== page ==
Are Writers as Weird as They Are Made to Appear?

Writers have often been perceived and portrayed as quirky, eccentric, and occasionally belligerent – a reputation that is arguably well deserved.

The Invention of Hyperlinks

By Gary Klein Ph.D. on January 04, 2018 in Seeing What Others Don't
Hyperlinks are critical for using our smartphones, using touchscreens, navigating the internet. Yet we take them for granted. How did they get invented?

Pere Ubu's Dave Thomas Warns Against Self-Satisfaction

By Michael Friedman Ph.D. on January 04, 2018 in Brick by Brick
People like to say it’s not the arriving, it’s the journey. Well, that’s baloney.

Texts and Textiles: Childhood Memories and What They Mean

My mother left school after the eighth grade, as her six sisters and one brother had done, in order to go to work. Yet our house was filled with books.

New Year’s Reflections Inspired by Three Haiku Poets

Here are four haiku with the new year as their themes. My commentary focuses on chronic illness (which includes chronic pain), but this piece is for everyone.

The A to (Almost) Z of How Flow Helped Sue Grafton Find Fame

By Susan K Perry Ph.D. on January 01, 2018 in Creating in Flow
It's no mystery that Sue Grafton loved to write. The joy of being in flow is one reason why, as she explained in this interview.

Dance More!

By Kimerer LaMothe Ph.D. on December 31, 2017 in What a Body Knows
When you dance for joy other concerns fall into place. The dancing facilitates clarity of heart and mind. Priorities reorder themselves. More is revealed. More becomes possible.

Art Therapy and Digital Technology: Digital Art Therapy

Digital art therapy is a relative newcomer to the field of art therapy that includes digital communication, devices, apps and social networking; here is a brief introduction.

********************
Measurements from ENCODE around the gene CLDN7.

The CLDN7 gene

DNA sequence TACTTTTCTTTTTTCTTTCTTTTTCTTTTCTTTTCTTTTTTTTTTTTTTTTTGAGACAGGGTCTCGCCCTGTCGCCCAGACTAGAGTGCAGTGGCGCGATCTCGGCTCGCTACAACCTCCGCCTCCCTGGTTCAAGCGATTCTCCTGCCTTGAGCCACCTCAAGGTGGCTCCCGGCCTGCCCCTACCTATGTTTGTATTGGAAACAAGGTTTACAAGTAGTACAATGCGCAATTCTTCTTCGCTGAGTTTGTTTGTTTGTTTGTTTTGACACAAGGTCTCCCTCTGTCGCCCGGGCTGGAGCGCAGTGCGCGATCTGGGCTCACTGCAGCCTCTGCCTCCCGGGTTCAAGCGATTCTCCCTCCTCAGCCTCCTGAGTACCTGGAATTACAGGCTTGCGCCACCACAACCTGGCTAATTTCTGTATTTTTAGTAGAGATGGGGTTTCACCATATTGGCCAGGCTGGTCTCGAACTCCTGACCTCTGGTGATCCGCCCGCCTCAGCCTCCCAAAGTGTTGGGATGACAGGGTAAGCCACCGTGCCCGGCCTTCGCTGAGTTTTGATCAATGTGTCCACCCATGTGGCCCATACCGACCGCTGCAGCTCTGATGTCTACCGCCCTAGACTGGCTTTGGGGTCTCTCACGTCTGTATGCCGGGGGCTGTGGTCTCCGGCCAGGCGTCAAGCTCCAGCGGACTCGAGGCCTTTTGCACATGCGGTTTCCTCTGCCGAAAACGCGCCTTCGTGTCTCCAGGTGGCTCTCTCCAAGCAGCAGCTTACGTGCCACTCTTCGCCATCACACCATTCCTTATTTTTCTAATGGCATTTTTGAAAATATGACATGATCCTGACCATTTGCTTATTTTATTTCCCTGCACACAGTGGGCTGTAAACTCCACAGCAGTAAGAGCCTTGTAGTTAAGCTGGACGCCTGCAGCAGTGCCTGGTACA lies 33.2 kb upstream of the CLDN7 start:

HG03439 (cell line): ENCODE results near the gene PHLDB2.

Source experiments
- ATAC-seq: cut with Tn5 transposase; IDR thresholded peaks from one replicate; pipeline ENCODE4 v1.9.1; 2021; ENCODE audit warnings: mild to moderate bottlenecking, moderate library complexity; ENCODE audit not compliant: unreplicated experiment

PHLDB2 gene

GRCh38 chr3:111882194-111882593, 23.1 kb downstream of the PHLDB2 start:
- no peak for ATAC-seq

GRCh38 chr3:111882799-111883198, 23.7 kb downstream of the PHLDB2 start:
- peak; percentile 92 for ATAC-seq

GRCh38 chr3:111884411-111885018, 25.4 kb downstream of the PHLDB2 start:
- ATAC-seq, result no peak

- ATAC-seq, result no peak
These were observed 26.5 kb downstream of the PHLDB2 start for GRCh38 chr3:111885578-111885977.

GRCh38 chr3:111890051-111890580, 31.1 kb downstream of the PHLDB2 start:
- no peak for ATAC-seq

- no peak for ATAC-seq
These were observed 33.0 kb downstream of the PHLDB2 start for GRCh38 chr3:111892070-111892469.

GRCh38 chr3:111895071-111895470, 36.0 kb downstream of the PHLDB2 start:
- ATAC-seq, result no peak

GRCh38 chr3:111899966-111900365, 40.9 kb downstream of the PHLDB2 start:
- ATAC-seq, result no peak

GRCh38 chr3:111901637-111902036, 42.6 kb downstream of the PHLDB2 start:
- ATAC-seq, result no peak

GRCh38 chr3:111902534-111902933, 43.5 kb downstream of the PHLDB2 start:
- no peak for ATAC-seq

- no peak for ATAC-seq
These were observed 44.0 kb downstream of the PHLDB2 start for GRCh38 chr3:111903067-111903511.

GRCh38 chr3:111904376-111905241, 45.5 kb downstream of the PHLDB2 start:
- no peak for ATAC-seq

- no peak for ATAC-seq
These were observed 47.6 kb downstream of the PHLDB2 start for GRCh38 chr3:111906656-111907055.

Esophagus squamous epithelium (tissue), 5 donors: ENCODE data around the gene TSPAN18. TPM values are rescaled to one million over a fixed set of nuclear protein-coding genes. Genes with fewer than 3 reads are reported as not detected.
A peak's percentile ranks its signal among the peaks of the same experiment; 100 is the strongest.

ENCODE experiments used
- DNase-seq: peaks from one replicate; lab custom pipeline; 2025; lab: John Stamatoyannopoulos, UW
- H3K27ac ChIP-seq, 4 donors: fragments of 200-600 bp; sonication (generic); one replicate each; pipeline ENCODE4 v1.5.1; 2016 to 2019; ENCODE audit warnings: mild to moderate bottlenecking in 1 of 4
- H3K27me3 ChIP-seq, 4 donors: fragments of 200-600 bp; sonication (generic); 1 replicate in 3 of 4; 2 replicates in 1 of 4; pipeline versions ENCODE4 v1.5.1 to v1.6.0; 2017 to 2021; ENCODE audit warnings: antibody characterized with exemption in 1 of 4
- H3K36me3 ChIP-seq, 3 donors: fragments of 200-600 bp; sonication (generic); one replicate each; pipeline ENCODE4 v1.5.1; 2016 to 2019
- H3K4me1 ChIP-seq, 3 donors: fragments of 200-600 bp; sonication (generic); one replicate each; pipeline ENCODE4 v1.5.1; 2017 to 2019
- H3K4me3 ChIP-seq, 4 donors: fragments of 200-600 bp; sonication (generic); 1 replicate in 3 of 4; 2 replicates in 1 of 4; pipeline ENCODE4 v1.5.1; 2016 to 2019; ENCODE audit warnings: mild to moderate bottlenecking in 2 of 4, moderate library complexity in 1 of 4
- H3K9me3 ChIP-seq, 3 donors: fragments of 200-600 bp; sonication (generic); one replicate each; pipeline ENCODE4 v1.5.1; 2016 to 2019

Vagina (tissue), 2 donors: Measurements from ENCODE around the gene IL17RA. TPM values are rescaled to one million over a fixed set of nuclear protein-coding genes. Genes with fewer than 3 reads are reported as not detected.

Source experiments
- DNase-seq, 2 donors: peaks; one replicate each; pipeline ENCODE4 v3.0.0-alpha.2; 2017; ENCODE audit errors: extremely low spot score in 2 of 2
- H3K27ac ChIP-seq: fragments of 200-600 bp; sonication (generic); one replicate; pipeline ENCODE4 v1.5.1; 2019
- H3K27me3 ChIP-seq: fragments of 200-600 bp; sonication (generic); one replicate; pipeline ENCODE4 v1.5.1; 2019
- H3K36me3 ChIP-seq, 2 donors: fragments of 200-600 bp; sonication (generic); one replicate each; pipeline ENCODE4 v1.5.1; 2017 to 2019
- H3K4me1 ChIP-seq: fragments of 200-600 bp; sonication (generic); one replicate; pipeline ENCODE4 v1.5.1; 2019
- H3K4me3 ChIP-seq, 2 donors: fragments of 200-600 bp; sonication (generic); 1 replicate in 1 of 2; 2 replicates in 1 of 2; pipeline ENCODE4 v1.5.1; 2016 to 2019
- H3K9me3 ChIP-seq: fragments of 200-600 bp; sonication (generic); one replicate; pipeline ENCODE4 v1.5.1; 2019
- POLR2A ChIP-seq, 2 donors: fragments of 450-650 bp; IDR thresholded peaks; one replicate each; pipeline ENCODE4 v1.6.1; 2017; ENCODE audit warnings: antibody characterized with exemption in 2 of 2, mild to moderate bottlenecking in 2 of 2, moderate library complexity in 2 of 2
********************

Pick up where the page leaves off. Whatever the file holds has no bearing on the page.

The Myth of Resilience

By Jen Kim on December 31, 2017 in Valley Girl With a Brain
Bouncing back from failure is not for everyone.

Ambiguity at Work: Friend, Foe, or a Bit of Both?

By Wilma Koutstaal Ph.D. on December 29, 2017 in Our Innovating Minds
Chasing creativity in the workplace –– what's ambiguity got to do with it?

Political Humor Gone Wrong

By Scott Weems Ph.D. on December 29, 2017 in What’s So Funny?
When the president tells a joke, sometimes it's really not a joke at all. But does he know it?

10 Ways to Jump-Start Creativity in the New Year

By Jennifer Haupt on December 28, 2017 in One True Thing
Some of my favorite authors—debut authors and old pros—came up with New Year’s resolutions for creative inspiration.

Long Day's Journey Into Night: A Study of Psychological Form

A psychological approach clarifies the play's emotional impact and the psychological defenses on display.

Musical Preferences and the Brain

By David M. Greenberg Ph.D. on December 21, 2017 in The Power of Music
Can musical preferences be explained by differences in the brain? Neurobiological evidence for musical preferences is in its infancy, but we've developed some hypotheses.

Rats, Crowds, and Brain Loss

By Ilana Simons Ph.D. on December 21, 2017 in The Literary Mind
a video about crowds, rats, and brain damage

We Grow When Our Life Sucks...

By Jeff DeGraff Ph.D. on December 21, 2017 in Innovation You
Is there no alternative to suffering in order to change and grow? Actually, there is.
Jonah Sachs

How to Foster Innovation

By Jeff DeGraff Ph.D. on December 20, 2017 in Innovation You
How to foster innovation and creativity

Why We Can (Sometimes) Hate Music

By Kimberly Sena Moore Ph.D. on December 20, 2017 in Your Musical Self
Is it possible to grow to hate a song? Here are a few ideas to keep your holiday favorites feeling merry.